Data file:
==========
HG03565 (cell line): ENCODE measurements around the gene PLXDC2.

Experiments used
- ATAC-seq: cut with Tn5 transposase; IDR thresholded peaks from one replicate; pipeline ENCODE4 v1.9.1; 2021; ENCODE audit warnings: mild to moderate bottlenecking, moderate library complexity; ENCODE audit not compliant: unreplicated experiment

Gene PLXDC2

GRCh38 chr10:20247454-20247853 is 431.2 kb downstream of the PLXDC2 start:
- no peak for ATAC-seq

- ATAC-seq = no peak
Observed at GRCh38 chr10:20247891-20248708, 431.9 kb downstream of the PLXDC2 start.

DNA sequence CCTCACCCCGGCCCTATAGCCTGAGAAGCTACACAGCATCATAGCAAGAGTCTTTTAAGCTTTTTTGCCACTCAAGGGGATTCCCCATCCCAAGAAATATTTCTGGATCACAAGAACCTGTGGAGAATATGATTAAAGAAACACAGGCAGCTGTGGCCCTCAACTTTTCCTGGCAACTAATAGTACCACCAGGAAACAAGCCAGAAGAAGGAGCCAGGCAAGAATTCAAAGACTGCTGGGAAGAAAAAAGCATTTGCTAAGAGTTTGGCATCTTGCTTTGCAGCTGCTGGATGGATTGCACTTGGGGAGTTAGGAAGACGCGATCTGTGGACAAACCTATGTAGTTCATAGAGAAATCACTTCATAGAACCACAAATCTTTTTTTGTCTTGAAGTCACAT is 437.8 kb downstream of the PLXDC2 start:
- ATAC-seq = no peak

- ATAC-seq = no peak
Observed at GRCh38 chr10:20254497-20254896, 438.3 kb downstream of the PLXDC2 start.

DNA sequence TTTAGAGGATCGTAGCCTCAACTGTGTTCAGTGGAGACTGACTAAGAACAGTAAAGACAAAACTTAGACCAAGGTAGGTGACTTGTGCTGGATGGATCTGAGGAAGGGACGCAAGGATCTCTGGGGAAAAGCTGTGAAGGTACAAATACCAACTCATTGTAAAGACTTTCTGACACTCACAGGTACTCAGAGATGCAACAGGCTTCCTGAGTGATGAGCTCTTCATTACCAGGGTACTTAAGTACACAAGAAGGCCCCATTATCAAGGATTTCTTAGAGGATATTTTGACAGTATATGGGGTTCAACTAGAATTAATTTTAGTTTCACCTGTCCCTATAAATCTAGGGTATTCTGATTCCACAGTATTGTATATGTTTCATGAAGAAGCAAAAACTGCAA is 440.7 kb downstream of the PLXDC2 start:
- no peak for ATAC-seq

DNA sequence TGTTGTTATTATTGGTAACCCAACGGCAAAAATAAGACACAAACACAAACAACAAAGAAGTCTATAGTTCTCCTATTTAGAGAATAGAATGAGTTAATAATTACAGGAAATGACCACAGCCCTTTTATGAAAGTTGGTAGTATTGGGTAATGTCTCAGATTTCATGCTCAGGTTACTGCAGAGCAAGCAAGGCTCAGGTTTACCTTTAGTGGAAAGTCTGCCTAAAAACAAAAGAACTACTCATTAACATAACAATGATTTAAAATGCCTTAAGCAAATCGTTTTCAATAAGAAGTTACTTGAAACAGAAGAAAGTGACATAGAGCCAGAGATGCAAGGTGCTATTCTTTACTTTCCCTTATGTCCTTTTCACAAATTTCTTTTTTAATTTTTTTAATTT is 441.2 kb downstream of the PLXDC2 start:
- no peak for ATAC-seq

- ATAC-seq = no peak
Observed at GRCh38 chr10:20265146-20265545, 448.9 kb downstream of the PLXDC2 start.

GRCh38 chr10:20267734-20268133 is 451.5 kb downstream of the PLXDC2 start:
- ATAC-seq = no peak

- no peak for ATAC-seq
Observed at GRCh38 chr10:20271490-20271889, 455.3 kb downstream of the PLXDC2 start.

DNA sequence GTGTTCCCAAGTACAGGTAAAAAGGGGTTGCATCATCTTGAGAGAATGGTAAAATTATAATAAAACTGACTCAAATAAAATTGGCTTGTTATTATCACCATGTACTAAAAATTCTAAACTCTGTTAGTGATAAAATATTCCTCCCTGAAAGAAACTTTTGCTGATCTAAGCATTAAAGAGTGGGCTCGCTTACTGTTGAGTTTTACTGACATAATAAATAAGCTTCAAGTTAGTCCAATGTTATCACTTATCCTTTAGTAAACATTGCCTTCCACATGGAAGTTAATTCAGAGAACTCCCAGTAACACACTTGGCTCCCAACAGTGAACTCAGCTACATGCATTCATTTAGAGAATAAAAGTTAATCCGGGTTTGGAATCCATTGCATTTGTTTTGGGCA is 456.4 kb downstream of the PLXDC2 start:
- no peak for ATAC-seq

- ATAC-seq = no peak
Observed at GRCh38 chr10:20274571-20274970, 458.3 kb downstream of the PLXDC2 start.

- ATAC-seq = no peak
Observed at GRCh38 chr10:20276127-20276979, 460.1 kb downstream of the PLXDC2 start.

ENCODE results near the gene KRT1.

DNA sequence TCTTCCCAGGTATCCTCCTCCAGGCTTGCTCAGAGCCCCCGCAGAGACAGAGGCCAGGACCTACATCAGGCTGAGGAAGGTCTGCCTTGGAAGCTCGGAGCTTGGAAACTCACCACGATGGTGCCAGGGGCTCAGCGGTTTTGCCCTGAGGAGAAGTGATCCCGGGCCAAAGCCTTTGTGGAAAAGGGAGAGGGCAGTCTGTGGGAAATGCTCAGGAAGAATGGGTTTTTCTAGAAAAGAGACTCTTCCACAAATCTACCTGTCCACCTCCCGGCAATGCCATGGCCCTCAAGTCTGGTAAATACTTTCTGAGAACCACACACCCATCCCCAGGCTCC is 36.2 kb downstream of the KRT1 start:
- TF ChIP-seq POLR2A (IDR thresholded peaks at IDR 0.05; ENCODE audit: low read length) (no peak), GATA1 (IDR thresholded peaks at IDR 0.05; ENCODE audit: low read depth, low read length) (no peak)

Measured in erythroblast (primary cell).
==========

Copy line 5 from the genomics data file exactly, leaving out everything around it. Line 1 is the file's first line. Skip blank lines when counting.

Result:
GRCh38 chr10:20247454-20247853 is 431.2 kb downstream of the PLXDC2 start: